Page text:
Cracks in the bark: Severe infestation of mites. Use soapy water again to control their spread. Paint the damaged area with white paint with a little copper compound added to help prevent secondary fungal infections.
Fruit with rotten spots: The dreaded fruit piercing moth or fruit fly got to your fruit first. In future, pick when the fruit is a bit younger and ripen it inside, or cover the fruit with bags of newspaper, old mosquito netting or nylon stocking.
Tree not growing quickly: Look at the amount of shade. Many tropical trees need full sunlight. Is the tree growing in a filled area? The new soil could be just rocks and gravel, washed out of all nutrients. Use compost and manures.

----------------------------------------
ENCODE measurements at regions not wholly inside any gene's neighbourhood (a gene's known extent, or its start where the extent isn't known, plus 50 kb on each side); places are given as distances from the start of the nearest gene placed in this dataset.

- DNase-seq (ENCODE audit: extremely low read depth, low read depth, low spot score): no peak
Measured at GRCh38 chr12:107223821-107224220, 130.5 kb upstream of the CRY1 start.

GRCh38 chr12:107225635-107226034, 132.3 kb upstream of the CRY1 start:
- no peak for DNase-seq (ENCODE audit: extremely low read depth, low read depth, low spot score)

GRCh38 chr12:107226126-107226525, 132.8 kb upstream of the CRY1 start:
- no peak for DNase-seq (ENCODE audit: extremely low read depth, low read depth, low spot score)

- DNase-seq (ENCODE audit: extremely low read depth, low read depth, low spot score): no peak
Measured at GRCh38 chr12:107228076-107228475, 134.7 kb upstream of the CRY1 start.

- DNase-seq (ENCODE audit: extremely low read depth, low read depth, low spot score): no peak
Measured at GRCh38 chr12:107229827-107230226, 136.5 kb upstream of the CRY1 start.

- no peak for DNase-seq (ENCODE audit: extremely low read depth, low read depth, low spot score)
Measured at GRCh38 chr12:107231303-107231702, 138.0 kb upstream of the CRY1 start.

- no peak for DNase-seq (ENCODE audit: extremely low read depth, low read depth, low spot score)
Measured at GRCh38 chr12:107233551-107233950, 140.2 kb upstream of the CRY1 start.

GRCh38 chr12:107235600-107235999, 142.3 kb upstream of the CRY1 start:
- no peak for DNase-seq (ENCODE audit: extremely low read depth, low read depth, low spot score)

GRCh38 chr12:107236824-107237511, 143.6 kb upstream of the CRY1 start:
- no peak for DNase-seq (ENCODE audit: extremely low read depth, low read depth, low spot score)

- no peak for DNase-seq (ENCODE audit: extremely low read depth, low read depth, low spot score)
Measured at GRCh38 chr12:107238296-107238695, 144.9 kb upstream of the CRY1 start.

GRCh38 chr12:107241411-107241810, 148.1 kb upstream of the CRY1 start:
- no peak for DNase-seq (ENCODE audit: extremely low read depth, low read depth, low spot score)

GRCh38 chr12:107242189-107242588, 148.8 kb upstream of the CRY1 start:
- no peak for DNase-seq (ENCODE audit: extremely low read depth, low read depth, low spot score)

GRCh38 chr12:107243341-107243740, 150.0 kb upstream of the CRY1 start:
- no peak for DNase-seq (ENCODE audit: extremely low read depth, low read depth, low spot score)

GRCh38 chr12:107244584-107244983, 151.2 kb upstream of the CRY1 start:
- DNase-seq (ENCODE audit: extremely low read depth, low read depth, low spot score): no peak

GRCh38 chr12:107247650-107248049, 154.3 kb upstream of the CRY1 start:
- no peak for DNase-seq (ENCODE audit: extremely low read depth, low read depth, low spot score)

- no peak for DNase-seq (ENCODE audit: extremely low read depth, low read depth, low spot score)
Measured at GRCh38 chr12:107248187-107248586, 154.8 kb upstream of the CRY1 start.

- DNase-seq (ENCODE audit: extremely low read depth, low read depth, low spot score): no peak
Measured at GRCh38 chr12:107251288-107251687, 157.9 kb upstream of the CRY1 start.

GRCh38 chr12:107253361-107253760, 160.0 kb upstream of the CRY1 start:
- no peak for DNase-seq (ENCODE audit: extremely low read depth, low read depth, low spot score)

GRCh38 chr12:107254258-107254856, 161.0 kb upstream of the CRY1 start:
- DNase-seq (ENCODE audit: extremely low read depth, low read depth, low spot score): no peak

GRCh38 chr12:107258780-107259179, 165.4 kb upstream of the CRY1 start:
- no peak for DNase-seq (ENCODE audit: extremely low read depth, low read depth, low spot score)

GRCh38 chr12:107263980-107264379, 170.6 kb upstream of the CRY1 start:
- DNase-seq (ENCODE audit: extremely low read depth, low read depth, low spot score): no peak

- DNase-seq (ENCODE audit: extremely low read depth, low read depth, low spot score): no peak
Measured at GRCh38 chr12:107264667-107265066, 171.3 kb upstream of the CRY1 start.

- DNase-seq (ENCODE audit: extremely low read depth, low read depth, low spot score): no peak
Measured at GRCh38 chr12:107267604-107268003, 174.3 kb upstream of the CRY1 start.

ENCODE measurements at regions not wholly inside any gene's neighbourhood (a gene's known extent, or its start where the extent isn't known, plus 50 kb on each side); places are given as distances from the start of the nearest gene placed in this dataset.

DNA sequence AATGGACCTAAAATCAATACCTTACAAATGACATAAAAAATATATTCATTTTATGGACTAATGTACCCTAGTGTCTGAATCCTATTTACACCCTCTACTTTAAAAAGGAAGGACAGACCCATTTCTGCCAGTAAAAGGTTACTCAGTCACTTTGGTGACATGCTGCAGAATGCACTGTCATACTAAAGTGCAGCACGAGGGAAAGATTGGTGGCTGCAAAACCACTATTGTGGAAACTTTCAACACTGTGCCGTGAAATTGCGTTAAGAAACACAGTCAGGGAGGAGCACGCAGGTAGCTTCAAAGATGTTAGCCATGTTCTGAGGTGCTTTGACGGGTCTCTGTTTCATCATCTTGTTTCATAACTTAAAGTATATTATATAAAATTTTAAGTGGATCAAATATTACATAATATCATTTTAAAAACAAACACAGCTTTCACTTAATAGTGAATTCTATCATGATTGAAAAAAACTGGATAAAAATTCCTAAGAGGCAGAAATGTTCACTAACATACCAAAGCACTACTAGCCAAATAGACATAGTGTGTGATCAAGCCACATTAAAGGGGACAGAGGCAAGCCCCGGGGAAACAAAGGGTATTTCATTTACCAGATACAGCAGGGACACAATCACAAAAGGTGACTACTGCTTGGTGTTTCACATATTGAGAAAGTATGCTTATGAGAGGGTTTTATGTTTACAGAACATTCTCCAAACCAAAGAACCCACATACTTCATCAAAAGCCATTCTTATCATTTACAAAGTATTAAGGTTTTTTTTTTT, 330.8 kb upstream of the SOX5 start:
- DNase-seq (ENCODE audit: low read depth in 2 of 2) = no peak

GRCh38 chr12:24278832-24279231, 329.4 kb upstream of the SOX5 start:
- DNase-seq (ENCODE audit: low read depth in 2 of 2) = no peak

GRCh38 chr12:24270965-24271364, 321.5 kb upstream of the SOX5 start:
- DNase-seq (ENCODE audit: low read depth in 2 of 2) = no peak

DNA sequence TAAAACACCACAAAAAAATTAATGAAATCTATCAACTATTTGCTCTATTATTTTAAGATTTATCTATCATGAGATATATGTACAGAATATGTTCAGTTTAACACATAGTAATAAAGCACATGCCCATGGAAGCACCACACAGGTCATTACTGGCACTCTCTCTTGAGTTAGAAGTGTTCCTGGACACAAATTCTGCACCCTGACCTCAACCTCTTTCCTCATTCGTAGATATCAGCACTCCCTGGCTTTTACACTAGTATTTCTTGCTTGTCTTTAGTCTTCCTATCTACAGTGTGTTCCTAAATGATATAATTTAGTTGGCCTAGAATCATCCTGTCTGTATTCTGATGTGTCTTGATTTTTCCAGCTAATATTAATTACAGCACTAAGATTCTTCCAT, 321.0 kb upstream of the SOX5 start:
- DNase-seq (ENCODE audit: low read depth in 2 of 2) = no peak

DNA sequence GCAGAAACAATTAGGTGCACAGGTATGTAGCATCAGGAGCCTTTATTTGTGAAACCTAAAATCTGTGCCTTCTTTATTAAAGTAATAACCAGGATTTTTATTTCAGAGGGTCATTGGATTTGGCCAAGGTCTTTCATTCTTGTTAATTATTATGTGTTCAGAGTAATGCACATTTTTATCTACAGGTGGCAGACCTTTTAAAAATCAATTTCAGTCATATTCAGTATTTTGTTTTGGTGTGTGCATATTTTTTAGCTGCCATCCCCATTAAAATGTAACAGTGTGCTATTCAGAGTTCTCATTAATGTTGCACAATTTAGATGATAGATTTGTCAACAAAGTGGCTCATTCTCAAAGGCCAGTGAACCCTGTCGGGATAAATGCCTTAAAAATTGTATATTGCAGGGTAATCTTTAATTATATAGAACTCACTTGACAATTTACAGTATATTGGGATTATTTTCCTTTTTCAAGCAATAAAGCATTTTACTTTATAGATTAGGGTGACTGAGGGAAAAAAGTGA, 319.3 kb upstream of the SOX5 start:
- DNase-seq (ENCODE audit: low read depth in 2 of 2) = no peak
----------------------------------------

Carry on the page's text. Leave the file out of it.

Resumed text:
The joys of soapy water!

Soapy water is not only a necessary part of family health, it can also be used as one of the main ways to control insect pests on your fruit trees. You will often see small black insects in the tips of growing shoots. These are commonly aphids, thrips and scale, feeding by sucking the juices from the plant. They are spread by ants, which collect the sweet honeydew produced by the aphids. By themselves they do very little damage, but they also encourage fungal disease and carry bacterial and viral diseases which can wipe out an entire crop. This whole problem can be simply fixed by throwing out your soapy water into the tree. The soap destroys the ability of the insects to breathe and then fertilizes the tree as it breaks down in the soil. The soap used could be any of the kitchen and laundry detergents or bathroom soaps used normally in the house. The soapy water can be simply splashed or thrown over the tree or sprayed for a more precise use of the mixture.